I heard there’s a frog wrestler in this…
Recent community posts
Wait, you’re going to another site in the same tab? I can leave Dordle in the tab where it is, go check my email or bank or whatever else I’m doing, then come back to this tab and everything’s fine.
Exactly the sort of thing that you can find useful in your game regardless of whether you’re running an existing module, your own custom setup, or just trying to keep up with whatever your players are doing.
Really curious how folks are handling the materialization of Death Agents on a planet. Do they stay in their gaseous form as long as possible? Do they like to appear as local lifeforms? Can they switch between forms at will? What has been fun for your groups?
(If there’s a better place to discuss this, like a WCGC Discord or anything, let me know!)
I have never played another game like this. Despite the death metal trappings, the game need not be particularly grimdark, and it becomes almost literally exactly as gonzo (or not) and horrifying (or not) as your group desires!
We played one of the planet suggestions in the book. It turns out that the GM does need a couple of minutes of prep to flesh out the mission, complications, opponents, etc. The game relies more on the entire group riffing on each other’s words, memories, actions, and imagery, and when you’re done, you will have had a truly fresh play experience.
Necronautilus particularly lends itself to episodic play: just make sure that you finish a mission before the end of the session, and each will be self-contained. So if you decide on a campaign, it’s okay if the group composition varies slightly from one session to the next. Go through the procedures for space complications and ship adventures if you wish, or just land on the next planet, do the mission, and do the upkeep procedure at the end.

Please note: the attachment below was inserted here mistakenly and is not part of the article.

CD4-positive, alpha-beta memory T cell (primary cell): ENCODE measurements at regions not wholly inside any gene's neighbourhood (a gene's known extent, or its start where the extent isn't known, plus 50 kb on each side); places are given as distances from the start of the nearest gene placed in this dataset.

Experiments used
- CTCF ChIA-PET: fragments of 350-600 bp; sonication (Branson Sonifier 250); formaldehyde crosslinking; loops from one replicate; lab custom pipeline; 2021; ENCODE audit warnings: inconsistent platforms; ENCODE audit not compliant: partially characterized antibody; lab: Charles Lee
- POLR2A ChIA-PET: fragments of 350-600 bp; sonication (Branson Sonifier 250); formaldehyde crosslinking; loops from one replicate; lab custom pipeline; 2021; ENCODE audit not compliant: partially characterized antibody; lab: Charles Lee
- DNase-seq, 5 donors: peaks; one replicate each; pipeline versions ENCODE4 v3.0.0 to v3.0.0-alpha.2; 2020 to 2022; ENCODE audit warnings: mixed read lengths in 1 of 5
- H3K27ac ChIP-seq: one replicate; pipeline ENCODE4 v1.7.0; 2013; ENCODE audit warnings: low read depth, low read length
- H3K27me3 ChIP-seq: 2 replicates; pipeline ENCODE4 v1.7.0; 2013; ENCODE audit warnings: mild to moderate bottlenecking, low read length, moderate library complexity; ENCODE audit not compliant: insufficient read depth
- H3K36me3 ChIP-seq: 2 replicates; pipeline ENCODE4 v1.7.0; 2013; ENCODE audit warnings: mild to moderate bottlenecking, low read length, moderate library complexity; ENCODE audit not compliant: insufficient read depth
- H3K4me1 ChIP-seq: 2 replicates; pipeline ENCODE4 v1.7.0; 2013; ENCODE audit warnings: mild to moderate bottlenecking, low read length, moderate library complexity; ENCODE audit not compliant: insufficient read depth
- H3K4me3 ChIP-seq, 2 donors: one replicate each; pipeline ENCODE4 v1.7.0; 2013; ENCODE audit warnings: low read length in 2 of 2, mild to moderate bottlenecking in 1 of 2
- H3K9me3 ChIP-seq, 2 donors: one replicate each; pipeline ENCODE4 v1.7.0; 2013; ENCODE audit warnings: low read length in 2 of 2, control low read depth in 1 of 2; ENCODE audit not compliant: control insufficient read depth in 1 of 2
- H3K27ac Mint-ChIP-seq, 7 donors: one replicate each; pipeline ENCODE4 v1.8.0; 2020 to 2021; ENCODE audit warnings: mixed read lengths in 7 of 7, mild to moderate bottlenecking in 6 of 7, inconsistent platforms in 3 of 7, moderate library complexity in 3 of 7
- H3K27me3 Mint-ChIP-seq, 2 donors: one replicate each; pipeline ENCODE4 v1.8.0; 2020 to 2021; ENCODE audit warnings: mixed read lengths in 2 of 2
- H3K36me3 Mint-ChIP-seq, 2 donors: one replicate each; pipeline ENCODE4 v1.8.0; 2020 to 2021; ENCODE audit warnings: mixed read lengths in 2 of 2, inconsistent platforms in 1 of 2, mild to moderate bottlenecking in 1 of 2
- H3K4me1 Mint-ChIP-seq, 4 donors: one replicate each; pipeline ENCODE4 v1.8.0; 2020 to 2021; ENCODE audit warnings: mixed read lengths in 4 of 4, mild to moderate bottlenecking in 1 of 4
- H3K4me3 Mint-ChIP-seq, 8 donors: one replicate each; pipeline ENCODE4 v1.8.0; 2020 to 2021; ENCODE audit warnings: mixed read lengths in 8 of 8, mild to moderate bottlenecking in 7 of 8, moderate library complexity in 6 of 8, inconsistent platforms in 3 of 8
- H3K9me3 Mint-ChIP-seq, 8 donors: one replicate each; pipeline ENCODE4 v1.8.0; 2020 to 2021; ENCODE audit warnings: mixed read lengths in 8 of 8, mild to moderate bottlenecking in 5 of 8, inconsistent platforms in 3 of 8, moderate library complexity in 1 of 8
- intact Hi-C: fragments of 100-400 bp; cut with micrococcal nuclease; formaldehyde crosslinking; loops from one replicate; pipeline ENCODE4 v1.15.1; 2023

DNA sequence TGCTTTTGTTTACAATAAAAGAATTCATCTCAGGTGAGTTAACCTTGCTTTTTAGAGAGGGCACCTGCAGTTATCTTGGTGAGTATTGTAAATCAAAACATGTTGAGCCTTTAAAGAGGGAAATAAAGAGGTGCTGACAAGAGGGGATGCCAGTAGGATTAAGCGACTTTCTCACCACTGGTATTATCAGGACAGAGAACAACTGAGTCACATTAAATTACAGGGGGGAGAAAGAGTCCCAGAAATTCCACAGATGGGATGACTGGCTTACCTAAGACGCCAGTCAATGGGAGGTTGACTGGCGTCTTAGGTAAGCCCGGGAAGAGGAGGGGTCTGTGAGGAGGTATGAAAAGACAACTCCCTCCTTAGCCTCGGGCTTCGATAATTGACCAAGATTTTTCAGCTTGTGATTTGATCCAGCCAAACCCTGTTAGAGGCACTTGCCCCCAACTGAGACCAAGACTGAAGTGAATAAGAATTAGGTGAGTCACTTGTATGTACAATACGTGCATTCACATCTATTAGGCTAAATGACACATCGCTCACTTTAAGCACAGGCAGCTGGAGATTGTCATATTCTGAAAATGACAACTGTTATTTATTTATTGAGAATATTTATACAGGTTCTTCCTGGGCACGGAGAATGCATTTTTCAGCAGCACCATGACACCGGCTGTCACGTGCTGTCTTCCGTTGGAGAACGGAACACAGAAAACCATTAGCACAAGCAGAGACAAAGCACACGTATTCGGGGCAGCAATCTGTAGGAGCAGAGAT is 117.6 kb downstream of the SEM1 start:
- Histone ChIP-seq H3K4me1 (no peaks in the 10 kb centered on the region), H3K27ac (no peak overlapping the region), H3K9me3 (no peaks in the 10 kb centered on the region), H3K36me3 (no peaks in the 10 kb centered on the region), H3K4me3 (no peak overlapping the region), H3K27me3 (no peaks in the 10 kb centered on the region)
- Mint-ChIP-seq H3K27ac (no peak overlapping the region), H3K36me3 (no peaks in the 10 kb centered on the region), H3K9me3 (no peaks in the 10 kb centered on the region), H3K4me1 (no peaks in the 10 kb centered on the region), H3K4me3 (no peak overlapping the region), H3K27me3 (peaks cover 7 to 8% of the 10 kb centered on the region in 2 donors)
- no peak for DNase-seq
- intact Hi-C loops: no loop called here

I recommend having a good anagram solver on hand and maybe some additional word lists if you want. The rules reference in the back cover are decent, but they could probably use some page references for those situations in which you want more detail.
We’re looking forward to playing again!
Do Memories ever get erased? The rules reference at the back says they “fracture” when you roll equal to their value (like a Word of Power) but I can’t otherwise find that in the text. Since page 17 indicates that a player can have “up to 4 Memories”, what happens when those fill up?
Can players move Words from their Collection to the “Power list” during a mission, or should they only do this when in the ship between missions? Otherwise, how do they have more than 3 Words of Power?
When a four-letter word fractures, does the player just take 3 life and remove the word?
Apologies if I missed references in the text that answer these!
Dyson’s Delve is not exactly a megadungeon, but it’s big enough to be a tentpole for a while. Maybe it’s a kilodungeon? I believe he has updated maps somewhere as well.
Similarly, the Near Moon in Ultraviolet Grasslands is intended as a “generative spherical megadungeon” and I really really like it.
Looking forward to more “blue collar / lo fi sci fi”, especially if the final layout keeps getting polished! Less psionics and FTL, more asteroid miners trying to make a buck in an impoverished solar system.
Let’s collect together resources that might be useful to folks for the jam. Post more below!
The “lo-fi sci-fi” aesthetic is common in the Mothership RPG community as well, so here are a few popular sites and tools from that community.
- Playscii: “Playscii is an open source ASCII art, animation, and game creation program. It runs on Windows, Linux, and macOS.”
- NEWT Blueprint Builder: Map drawing tool modeled after the look of the Nostromo computers
- Dungeon Scrawl: “Dungeon Scrawl is a mapping tool developed by Keir, aka @ProbableTrain. It aims to be an easy-to-grasp tool with a high skill ceiling, empowering artists by automatically taking care of the most time-consuming stuff.” Includes spaceship styles.
- Starship Geomorphs: “Hundreds of detailed deck plan geomorphs for creating starships, space stations, starports, or buildings.” All in the style of the Traveller RPG.
- Atomic Rockets: “Sample Scifi Universe” with a ridiculous amount of resources.
- Retro Battlestations: Old-school computer rigs (subreddit)
- Photomosh: “PhotoMosh lets you glitch images, videos and webCam using WebGL effects. Save output as image, GIF or video.”
Nice! I agree that the original spread in EB was too forgiving for my tastes… Blades in the Dark can have the opposite specifically because players can choose to resist consequences, and in any case often those consequences are “tick a clock”, not always immediate.
Apparently I just have an older copy… thanks for the answer!
It’s interesting to me that the SRD and most of the microgames have roll outcomes on a spread of 1-2/3-4/5+, but Inner System Blues instead uses 1/2-3/4+. Do you have thoughts about considerations for picking an outcome spread?